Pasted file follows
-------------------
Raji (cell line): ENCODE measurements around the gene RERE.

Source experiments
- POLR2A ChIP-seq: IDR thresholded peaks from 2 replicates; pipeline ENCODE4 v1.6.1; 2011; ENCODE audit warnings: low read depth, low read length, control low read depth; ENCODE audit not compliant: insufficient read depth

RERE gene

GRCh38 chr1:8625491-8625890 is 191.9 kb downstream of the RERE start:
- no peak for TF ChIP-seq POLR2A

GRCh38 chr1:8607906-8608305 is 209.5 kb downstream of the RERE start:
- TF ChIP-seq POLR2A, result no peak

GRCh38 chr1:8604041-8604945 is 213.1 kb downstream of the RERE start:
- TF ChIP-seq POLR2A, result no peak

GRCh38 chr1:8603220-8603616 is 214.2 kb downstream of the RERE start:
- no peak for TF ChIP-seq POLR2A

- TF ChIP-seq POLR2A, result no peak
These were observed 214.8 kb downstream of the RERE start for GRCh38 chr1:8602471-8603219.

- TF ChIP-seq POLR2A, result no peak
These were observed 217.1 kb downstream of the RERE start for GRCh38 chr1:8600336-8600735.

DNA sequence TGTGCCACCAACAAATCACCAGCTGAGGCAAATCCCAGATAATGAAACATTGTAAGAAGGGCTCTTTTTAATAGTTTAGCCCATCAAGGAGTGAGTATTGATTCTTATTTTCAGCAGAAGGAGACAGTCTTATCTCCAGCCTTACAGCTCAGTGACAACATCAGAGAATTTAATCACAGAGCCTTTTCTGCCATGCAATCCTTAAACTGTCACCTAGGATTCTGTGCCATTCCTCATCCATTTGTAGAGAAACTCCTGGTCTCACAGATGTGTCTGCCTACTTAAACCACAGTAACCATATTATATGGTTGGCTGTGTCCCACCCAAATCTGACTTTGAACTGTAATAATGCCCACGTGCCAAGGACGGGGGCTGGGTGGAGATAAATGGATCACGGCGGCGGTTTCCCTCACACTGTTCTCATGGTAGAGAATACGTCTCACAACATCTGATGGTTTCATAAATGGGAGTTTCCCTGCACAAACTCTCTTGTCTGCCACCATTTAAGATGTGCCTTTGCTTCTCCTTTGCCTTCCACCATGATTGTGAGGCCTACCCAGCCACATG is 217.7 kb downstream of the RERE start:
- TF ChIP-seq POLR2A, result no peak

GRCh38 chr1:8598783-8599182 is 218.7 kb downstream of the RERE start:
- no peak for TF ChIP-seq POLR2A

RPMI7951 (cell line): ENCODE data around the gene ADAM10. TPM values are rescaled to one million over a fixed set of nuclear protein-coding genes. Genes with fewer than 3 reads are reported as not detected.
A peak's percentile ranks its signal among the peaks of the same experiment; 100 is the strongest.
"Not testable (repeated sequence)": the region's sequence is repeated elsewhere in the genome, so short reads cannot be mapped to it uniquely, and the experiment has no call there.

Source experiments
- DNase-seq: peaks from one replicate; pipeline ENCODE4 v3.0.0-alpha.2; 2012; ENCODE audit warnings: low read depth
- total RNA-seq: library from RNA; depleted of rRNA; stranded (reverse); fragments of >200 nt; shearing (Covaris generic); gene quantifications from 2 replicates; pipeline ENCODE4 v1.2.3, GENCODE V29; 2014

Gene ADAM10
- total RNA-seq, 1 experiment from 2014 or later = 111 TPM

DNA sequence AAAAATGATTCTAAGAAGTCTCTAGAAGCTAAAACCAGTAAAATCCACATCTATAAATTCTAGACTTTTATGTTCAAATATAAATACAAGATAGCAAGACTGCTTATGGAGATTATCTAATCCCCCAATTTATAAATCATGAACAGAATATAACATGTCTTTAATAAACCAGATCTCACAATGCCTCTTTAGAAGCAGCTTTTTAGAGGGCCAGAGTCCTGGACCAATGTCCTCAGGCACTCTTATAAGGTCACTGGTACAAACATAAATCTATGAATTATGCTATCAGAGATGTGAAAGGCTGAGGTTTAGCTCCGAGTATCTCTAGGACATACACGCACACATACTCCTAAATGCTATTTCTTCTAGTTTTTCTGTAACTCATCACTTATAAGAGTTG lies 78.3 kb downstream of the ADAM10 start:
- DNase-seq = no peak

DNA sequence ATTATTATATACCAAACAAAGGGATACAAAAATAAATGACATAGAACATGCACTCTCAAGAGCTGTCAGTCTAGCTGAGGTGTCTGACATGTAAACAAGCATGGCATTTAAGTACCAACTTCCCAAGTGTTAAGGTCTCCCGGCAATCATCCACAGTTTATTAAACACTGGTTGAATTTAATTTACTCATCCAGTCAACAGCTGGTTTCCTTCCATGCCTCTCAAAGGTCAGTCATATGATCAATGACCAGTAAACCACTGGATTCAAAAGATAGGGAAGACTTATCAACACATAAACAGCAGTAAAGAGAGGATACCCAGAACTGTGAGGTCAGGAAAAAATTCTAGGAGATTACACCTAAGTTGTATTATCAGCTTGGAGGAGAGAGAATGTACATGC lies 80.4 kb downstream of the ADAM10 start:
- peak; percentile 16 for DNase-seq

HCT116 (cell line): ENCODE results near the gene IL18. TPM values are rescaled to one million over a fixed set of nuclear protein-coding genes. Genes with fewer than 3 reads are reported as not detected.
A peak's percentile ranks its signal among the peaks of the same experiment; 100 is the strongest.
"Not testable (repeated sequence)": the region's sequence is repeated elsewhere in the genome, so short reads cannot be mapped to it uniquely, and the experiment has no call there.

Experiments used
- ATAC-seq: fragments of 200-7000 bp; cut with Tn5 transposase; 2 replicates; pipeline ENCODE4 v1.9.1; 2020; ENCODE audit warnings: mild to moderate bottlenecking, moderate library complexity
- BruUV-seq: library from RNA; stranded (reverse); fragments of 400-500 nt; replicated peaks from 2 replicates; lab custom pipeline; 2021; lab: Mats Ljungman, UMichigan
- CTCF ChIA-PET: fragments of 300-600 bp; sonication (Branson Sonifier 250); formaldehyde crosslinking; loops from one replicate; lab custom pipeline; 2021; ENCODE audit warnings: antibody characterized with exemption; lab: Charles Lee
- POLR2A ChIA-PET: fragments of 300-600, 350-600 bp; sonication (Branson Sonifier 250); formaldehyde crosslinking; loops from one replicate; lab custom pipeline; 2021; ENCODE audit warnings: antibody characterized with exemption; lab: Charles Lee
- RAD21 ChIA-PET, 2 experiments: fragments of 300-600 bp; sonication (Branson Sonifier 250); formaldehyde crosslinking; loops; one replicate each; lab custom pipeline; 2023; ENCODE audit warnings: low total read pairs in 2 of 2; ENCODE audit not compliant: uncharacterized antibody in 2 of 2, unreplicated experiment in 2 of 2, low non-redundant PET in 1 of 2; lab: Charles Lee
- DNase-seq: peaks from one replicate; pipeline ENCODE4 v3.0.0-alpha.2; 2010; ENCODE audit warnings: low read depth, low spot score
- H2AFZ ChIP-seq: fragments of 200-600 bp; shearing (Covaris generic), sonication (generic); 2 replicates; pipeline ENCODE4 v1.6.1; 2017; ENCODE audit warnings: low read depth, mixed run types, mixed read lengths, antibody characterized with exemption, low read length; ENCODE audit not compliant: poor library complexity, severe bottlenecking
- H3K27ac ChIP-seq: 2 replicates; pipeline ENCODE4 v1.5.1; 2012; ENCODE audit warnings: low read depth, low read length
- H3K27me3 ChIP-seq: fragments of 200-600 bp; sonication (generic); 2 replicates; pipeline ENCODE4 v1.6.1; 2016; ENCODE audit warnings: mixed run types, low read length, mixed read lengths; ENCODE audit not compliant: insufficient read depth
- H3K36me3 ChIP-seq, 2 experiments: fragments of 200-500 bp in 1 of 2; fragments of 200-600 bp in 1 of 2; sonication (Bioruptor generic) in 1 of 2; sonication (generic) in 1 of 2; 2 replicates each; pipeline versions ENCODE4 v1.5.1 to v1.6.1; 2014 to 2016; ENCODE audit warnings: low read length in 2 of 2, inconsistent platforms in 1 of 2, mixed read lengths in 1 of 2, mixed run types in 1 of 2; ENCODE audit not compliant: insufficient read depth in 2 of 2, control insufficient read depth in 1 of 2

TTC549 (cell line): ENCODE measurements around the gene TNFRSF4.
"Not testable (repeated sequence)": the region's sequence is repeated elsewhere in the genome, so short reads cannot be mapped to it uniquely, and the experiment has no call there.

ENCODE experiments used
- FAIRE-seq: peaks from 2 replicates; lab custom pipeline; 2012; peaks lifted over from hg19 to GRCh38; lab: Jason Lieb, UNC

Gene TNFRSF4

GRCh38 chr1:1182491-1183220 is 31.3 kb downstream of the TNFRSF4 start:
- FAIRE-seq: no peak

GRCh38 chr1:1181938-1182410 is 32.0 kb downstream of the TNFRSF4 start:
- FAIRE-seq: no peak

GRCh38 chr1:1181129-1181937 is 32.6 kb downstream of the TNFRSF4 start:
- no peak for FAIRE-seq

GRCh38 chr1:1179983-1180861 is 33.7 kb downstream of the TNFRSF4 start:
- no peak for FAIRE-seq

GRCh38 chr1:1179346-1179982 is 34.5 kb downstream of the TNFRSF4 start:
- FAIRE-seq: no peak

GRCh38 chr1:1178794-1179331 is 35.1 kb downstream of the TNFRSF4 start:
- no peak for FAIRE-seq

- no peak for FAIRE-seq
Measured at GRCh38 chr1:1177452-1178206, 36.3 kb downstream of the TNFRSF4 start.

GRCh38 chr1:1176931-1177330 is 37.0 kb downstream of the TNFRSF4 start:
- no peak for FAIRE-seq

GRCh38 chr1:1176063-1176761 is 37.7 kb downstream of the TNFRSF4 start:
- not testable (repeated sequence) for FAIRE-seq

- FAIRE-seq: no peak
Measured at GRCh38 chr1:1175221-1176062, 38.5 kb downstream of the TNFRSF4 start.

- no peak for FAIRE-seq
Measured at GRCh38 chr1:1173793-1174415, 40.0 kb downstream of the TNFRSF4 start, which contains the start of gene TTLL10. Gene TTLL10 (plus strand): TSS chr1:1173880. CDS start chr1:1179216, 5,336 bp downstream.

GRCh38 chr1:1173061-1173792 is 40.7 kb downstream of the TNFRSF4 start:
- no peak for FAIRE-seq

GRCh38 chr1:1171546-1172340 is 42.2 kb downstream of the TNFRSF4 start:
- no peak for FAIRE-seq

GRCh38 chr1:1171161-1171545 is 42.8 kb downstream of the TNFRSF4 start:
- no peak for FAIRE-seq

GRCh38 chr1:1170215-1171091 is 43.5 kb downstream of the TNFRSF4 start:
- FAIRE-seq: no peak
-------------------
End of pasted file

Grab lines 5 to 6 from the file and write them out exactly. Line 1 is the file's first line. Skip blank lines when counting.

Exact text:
GRCh38 chr1:8625491-8625890 is 191.9 kb downstream of the RERE start:
- no peak for TF ChIP-seq POLR2A